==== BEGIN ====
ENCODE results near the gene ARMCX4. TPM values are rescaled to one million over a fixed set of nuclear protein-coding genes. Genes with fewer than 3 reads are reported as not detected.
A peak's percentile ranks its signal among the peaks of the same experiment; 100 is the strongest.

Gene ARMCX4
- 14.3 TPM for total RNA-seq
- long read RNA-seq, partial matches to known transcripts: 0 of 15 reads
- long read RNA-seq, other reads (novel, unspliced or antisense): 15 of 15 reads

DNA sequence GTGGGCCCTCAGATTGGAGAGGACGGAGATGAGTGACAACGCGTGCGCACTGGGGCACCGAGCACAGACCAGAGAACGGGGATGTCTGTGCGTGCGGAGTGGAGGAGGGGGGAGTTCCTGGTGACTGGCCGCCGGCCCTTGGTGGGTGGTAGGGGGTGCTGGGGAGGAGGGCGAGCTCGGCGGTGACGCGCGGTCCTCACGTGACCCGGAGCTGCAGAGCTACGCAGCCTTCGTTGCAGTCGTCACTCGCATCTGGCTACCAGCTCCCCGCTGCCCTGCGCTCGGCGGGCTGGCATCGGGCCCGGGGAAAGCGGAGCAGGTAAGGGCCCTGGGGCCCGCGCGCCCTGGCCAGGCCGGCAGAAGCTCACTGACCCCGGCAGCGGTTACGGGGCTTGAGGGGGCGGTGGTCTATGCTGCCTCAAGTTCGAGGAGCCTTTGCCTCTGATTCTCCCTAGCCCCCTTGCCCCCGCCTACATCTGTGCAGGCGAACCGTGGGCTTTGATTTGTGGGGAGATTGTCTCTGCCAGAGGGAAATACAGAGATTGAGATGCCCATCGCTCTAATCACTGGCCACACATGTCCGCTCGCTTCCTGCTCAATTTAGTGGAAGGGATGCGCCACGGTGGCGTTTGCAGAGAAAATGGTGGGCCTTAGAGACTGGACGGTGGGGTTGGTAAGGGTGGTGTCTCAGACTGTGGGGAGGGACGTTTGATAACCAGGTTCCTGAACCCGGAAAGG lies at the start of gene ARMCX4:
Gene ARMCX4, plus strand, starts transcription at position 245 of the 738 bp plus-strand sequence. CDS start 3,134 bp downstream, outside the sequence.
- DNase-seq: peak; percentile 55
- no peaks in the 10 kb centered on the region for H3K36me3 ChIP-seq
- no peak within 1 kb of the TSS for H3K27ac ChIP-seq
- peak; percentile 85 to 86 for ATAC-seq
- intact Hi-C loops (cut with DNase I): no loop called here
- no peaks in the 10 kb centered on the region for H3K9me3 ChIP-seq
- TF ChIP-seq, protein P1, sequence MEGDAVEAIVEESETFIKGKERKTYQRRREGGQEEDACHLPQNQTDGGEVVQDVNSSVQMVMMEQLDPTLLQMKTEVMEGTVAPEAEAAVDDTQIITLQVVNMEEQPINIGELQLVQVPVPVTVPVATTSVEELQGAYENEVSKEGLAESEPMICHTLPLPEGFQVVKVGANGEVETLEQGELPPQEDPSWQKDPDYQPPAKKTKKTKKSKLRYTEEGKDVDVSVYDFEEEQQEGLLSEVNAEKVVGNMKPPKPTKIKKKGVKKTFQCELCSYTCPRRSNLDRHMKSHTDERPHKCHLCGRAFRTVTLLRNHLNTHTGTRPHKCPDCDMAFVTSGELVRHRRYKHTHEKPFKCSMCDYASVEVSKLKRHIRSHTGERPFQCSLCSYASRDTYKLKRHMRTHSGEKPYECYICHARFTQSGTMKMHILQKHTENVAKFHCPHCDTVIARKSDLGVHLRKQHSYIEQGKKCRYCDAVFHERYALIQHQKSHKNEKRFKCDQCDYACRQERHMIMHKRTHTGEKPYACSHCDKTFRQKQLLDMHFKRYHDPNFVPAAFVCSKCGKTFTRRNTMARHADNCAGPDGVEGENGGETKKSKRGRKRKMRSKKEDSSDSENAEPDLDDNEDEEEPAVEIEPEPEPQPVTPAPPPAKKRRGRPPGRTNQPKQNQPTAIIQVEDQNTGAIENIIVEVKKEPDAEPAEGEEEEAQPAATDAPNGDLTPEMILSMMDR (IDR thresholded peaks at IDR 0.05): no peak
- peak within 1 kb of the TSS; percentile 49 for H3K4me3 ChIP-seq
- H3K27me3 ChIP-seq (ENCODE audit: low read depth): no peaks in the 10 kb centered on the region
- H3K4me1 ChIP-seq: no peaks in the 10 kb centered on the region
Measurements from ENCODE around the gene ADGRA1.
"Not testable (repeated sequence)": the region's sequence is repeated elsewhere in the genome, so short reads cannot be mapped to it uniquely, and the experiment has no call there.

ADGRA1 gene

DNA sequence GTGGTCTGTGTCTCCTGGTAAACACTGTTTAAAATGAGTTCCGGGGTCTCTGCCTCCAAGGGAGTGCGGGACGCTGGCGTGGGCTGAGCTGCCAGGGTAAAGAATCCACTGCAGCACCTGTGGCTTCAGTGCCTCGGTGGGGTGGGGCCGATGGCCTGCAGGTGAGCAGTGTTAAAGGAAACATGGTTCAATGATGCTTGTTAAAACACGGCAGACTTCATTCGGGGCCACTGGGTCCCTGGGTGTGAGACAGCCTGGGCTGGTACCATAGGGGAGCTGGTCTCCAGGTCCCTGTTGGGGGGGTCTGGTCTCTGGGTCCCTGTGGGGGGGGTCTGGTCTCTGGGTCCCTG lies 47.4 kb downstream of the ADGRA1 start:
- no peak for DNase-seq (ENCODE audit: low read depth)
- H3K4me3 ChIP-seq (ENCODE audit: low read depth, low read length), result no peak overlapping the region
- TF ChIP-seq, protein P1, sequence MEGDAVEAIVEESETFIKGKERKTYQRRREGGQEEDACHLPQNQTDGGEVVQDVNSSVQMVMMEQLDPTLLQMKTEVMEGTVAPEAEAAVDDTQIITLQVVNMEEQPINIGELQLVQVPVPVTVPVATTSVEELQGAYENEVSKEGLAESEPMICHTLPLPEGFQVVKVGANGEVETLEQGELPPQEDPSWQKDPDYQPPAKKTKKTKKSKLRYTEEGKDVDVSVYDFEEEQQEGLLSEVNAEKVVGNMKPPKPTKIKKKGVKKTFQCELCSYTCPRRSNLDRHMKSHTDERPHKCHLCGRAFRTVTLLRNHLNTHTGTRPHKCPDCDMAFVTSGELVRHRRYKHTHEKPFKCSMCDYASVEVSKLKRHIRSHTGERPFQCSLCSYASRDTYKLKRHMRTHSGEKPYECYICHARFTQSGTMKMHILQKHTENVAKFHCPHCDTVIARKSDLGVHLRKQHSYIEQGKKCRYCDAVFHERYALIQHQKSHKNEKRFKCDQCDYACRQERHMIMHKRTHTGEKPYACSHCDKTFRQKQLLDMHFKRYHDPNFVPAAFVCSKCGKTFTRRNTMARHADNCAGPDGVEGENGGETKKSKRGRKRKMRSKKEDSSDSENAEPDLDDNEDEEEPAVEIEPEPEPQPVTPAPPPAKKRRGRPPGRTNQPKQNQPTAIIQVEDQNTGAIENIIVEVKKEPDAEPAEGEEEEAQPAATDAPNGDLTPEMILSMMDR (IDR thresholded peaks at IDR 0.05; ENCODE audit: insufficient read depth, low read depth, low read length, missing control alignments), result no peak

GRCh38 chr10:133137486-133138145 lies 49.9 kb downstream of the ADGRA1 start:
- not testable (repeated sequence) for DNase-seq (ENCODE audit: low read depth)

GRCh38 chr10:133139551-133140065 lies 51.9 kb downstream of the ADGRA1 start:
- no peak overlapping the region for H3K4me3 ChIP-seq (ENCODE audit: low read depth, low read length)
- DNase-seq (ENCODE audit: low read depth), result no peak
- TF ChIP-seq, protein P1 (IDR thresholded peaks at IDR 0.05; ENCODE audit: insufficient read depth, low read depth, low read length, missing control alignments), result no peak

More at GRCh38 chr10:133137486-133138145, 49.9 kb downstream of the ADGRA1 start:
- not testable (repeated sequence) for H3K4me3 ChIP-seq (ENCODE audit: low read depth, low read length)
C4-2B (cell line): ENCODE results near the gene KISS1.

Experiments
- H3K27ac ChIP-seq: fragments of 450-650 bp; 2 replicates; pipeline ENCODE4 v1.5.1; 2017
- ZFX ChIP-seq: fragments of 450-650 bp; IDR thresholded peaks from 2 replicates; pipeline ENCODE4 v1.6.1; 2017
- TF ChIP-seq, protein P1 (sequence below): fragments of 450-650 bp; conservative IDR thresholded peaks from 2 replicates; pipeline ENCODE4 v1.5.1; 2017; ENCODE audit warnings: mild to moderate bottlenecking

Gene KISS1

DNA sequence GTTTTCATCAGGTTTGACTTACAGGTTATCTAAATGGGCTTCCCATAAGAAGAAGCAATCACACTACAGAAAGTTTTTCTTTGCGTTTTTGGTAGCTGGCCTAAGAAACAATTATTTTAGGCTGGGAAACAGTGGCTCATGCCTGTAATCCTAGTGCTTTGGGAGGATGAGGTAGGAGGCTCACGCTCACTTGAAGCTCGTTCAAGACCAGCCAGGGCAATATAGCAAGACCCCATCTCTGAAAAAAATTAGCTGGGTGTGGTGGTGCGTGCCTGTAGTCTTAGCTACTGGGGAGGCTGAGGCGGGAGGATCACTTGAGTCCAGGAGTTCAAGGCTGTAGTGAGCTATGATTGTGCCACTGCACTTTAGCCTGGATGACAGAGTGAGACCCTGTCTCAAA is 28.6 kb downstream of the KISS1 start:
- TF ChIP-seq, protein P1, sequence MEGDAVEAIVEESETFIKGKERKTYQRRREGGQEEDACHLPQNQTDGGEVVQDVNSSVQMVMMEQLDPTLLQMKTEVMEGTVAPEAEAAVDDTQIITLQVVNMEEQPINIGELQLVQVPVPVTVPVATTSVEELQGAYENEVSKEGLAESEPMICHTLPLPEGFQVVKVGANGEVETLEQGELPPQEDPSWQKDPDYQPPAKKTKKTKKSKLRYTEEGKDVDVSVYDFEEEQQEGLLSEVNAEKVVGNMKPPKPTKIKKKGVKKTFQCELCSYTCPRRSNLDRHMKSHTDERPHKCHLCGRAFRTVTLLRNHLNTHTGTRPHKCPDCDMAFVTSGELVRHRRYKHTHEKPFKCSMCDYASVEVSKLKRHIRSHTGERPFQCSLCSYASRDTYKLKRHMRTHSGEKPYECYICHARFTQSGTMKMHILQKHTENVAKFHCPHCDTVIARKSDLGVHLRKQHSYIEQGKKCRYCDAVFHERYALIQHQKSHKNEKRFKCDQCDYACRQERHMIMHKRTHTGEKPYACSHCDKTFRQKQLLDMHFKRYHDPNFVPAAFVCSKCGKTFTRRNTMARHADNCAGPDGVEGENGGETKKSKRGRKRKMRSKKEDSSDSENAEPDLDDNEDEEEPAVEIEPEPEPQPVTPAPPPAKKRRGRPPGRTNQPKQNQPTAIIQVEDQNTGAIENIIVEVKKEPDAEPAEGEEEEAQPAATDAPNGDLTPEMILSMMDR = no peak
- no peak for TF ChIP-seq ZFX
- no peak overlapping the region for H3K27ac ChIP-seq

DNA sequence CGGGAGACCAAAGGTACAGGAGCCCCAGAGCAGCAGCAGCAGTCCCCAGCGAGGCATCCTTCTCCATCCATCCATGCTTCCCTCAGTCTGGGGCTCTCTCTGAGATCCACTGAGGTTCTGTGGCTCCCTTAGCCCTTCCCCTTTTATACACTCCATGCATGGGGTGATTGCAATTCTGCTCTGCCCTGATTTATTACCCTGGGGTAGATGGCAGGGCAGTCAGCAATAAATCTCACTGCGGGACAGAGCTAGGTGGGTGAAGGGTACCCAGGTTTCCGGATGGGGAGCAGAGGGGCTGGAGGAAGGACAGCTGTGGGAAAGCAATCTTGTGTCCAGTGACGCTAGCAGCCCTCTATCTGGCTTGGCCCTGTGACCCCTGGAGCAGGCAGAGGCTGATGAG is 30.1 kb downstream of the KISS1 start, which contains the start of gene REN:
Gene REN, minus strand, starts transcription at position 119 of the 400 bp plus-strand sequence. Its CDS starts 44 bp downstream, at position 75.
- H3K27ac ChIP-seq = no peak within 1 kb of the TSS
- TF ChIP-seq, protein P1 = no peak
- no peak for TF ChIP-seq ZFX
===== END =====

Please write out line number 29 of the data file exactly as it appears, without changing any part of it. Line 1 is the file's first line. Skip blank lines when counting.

- no peak overlapping the region for H3K4me3 ChIP-seq (ENCODE audit: low read depth, low read length)